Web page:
호주 산업구조 조정정책 : Australian Industrial Restructuring Policy

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서울대학교 지역종합연구소
지역연구, Vol.04 No.1, pp. 45-75
This paper covers issues in the current restructuring policy in Australia. Australians have always aspired to support a substantial manufacturing industry, which has faced formidable obstacles. To overcome these obstacles, protection was chosen as the main instrument for most of Australia"s history. This policy undoubtedly succeeded in delivering a large industrial base. But it was increasingly recognised that many manufacturing industries were fundamentally uncompetitive, and that protection imposed costs on the community well in excess of any benefits. This was interpreted as the primary source of Australias poor economic performance in the post-war period and as the major hinderance for economic growth and wealth creation for the future.

The Labour government, elected in 1983, has undertaken an active industrial adjustment policy. One of the major objectives of the policy. has been to improve the performance of manufacturing industry so that it can make a greater contribution to reducing the persistent balance of trade deficit and creating jobs. This involves the transformation of what was a highly protected and inward looking sector into one which can be internationally competitive and export-oriented without significant assista-nce. The government"s greatest achievement in industry policy was the major reductions in protection and the introduction of increased competition, while identifying a number of sunrise industries, mostly natural resource intensive and high technology activities for encouragement and government support. Especially, tariff rate has been gradually lowered and quantitative import restrictions have come to an end in passenger motor vehicles and textiles, clothing, and footwear industries which had enjoyed a very high protection rate.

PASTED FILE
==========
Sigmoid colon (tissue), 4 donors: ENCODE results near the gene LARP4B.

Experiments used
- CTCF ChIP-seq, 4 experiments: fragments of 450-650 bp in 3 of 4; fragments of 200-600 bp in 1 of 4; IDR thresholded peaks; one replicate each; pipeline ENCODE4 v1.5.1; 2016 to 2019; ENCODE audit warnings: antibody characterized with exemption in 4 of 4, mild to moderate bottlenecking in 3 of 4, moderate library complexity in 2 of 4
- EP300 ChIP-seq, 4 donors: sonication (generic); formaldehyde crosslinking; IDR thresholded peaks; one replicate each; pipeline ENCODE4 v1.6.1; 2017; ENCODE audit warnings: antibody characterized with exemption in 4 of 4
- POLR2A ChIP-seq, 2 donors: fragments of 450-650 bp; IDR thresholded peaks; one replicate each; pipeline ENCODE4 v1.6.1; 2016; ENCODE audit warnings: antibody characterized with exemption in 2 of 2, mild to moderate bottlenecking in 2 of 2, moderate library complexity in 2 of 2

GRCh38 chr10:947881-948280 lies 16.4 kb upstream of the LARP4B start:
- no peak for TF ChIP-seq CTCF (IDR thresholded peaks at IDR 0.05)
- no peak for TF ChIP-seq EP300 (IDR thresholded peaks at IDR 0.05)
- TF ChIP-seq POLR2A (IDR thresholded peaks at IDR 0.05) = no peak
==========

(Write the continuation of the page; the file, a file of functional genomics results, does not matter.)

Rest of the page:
Some aspects of manufacturing sectors performance have been encouraging: manufacturing output grew at an annual rate of 1.9 per cent in real terms between 1983 and 1992, compared with 1.2 percent in the previous decade; manufacturing"s contribution to GDP and employment has fallen substantially in the previous period, but the decline was more or less arrested in the 1980s; investment and R&D activities in manufacturing grew at a particularly fast rate; exports of manufactures also grew strongly, and there was a rise in manufacturings export/sales ratio during the 1980s, leading the sector to a greater trade-orientation. Nevertheless, despite these encouraging results, there remains some weakness in manufacturing sectors performance. Although manufactured exports grew strongly over the period, imports of manufactures outstripped them by a considerable margin, leading to a greater deficit in the trade of manufactures. Labour productivity in Australian manufactur-ing is also poor, both in terms of its absolute level and its rate of growth.

This indicates that Australian manufacturing industry faces some significant impediments in its efforts to overcome the weakness and become more productive and internationally competitive. Some of these impediments, such as geographical isolation, small market size, and the primary commodity driven exchange rate, are not susceptable to amelioration via policy action. An examination of the nature of other major impediments suggests that most are best addressed by macroeconomic policy and microeconomic reform, which the Australian government has recently begun to undertake.
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Graduate School of International Studies (국제대학원)Dept. of International Studies (국제학과)국제지역연구 국제지역연구 vol.04 (1995)
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